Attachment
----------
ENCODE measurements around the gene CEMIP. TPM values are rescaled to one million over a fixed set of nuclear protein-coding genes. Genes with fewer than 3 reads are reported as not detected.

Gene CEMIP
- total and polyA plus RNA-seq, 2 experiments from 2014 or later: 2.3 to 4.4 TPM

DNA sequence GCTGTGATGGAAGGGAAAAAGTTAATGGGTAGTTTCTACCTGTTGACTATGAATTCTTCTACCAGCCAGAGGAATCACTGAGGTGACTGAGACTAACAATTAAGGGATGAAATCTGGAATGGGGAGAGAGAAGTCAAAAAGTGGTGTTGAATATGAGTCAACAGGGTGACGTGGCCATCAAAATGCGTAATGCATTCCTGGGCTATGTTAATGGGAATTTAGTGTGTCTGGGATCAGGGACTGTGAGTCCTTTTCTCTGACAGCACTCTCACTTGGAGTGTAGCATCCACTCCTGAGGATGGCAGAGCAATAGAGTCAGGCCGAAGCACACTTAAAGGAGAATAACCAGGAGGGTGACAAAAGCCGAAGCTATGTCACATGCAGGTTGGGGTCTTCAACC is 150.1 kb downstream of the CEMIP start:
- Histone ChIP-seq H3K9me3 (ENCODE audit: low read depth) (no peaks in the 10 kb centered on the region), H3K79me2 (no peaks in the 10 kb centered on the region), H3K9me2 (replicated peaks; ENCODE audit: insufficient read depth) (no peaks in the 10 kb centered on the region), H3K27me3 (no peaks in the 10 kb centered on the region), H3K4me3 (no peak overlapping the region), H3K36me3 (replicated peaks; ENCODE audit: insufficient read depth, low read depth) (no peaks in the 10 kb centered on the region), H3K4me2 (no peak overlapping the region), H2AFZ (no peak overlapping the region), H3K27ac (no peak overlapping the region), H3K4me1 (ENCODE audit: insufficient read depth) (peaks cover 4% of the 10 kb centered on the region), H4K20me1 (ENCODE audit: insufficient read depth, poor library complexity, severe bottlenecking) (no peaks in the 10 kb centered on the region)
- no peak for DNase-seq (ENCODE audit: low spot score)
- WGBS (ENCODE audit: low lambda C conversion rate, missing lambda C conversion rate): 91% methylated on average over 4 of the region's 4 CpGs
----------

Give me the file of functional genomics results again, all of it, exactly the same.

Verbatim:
ENCODE measurements around the gene CEMIP. TPM values are rescaled to one million over a fixed set of nuclear protein-coding genes. Genes with fewer than 3 reads are reported as not detected.

Gene CEMIP
- total and polyA plus RNA-seq, 2 experiments from 2014 or later: 2.3 to 4.4 TPM

DNA sequence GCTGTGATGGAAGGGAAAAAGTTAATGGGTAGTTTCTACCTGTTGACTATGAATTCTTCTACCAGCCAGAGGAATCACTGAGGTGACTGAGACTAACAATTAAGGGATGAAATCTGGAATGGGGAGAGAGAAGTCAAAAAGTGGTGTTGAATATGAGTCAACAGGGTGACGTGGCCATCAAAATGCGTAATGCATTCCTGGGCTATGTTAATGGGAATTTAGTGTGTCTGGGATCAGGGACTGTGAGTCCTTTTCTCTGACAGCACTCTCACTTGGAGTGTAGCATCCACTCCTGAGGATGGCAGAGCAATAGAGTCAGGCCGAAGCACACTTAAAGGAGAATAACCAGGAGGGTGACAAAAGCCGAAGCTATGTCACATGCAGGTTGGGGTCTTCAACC is 150.1 kb downstream of the CEMIP start:
- Histone ChIP-seq H3K9me3 (ENCODE audit: low read depth) (no peaks in the 10 kb centered on the region), H3K79me2 (no peaks in the 10 kb centered on the region), H3K9me2 (replicated peaks; ENCODE audit: insufficient read depth) (no peaks in the 10 kb centered on the region), H3K27me3 (no peaks in the 10 kb centered on the region), H3K4me3 (no peak overlapping the region), H3K36me3 (replicated peaks; ENCODE audit: insufficient read depth, low read depth) (no peaks in the 10 kb centered on the region), H3K4me2 (no peak overlapping the region), H2AFZ (no peak overlapping the region), H3K27ac (no peak overlapping the region), H3K4me1 (ENCODE audit: insufficient read depth) (peaks cover 4% of the 10 kb centered on the region), H4K20me1 (ENCODE audit: insufficient read depth, poor library complexity, severe bottlenecking) (no peaks in the 10 kb centered on the region)
- no peak for DNase-seq (ENCODE audit: low spot score)
- WGBS (ENCODE audit: low lambda C conversion rate, missing lambda C conversion rate): 91% methylated on average over 4 of the region's 4 CpGs